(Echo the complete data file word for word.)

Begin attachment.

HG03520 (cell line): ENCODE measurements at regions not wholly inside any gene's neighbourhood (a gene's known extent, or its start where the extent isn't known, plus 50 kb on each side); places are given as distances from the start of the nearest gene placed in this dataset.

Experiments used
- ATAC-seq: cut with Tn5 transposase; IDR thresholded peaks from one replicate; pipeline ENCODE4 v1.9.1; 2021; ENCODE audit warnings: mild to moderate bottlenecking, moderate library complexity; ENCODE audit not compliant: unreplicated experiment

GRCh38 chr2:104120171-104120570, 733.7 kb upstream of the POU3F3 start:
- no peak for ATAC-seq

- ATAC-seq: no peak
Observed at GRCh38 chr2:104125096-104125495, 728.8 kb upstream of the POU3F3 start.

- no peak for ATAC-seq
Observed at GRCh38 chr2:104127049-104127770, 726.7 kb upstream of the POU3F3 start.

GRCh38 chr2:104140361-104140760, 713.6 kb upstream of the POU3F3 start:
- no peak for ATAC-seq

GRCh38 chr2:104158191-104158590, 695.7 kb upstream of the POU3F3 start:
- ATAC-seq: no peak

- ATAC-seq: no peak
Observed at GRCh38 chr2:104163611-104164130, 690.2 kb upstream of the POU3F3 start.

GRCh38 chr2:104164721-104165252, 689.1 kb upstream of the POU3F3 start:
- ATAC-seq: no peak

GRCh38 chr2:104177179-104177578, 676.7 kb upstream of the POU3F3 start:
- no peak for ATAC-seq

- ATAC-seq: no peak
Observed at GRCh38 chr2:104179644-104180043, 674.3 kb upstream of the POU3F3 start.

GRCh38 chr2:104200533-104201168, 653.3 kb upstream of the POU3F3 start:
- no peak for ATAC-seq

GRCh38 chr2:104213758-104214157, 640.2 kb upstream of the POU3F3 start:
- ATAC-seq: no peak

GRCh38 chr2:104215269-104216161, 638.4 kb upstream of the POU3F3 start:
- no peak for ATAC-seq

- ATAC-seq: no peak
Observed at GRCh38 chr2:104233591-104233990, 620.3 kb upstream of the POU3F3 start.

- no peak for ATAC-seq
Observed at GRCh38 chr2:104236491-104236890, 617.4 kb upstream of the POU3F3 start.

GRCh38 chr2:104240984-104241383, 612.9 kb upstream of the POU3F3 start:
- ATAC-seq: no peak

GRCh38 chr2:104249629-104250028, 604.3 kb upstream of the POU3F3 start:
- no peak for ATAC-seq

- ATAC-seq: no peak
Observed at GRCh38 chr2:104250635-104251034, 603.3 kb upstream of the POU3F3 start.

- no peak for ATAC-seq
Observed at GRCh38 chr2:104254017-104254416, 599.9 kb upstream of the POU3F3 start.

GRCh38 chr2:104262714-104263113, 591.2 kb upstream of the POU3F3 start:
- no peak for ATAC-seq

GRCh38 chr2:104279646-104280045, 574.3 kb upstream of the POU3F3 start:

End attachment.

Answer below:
HG03520 (cell line): ENCODE measurements at regions not wholly inside any gene's neighbourhood (a gene's known extent, or its start where the extent isn't known, plus 50 kb on each side); places are given as distances from the start of the nearest gene placed in this dataset.

Experiments used
- ATAC-seq: cut with Tn5 transposase; IDR thresholded peaks from one replicate; pipeline ENCODE4 v1.9.1; 2021; ENCODE audit warnings: mild to moderate bottlenecking, moderate library complexity; ENCODE audit not compliant: unreplicated experiment

GRCh38 chr2:104120171-104120570, 733.7 kb upstream of the POU3F3 start:
- no peak for ATAC-seq

- ATAC-seq: no peak
Observed at GRCh38 chr2:104125096-104125495, 728.8 kb upstream of the POU3F3 start.

- no peak for ATAC-seq
Observed at GRCh38 chr2:104127049-104127770, 726.7 kb upstream of the POU3F3 start.

GRCh38 chr2:104140361-104140760, 713.6 kb upstream of the POU3F3 start:
- no peak for ATAC-seq

GRCh38 chr2:104158191-104158590, 695.7 kb upstream of the POU3F3 start:
- ATAC-seq: no peak

- ATAC-seq: no peak
Observed at GRCh38 chr2:104163611-104164130, 690.2 kb upstream of the POU3F3 start.

GRCh38 chr2:104164721-104165252, 689.1 kb upstream of the POU3F3 start:
- ATAC-seq: no peak

GRCh38 chr2:104177179-104177578, 676.7 kb upstream of the POU3F3 start:
- no peak for ATAC-seq

- ATAC-seq: no peak
Observed at GRCh38 chr2:104179644-104180043, 674.3 kb upstream of the POU3F3 start.

GRCh38 chr2:104200533-104201168, 653.3 kb upstream of the POU3F3 start:
- no peak for ATAC-seq

GRCh38 chr2:104213758-104214157, 640.2 kb upstream of the POU3F3 start:
- ATAC-seq: no peak

GRCh38 chr2:104215269-104216161, 638.4 kb upstream of the POU3F3 start:
- no peak for ATAC-seq

- ATAC-seq: no peak
Observed at GRCh38 chr2:104233591-104233990, 620.3 kb upstream of the POU3F3 start.

- no peak for ATAC-seq
Observed at GRCh38 chr2:104236491-104236890, 617.4 kb upstream of the POU3F3 start.

GRCh38 chr2:104240984-104241383, 612.9 kb upstream of the POU3F3 start:
- ATAC-seq: no peak

GRCh38 chr2:104249629-104250028, 604.3 kb upstream of the POU3F3 start:
- no peak for ATAC-seq

- ATAC-seq: no peak
Observed at GRCh38 chr2:104250635-104251034, 603.3 kb upstream of the POU3F3 start.

- no peak for ATAC-seq
Observed at GRCh38 chr2:104254017-104254416, 599.9 kb upstream of the POU3F3 start.

GRCh38 chr2:104262714-104263113, 591.2 kb upstream of the POU3F3 start:
- no peak for ATAC-seq

GRCh38 chr2:104279646-104280045, 574.3 kb upstream of the POU3F3 start: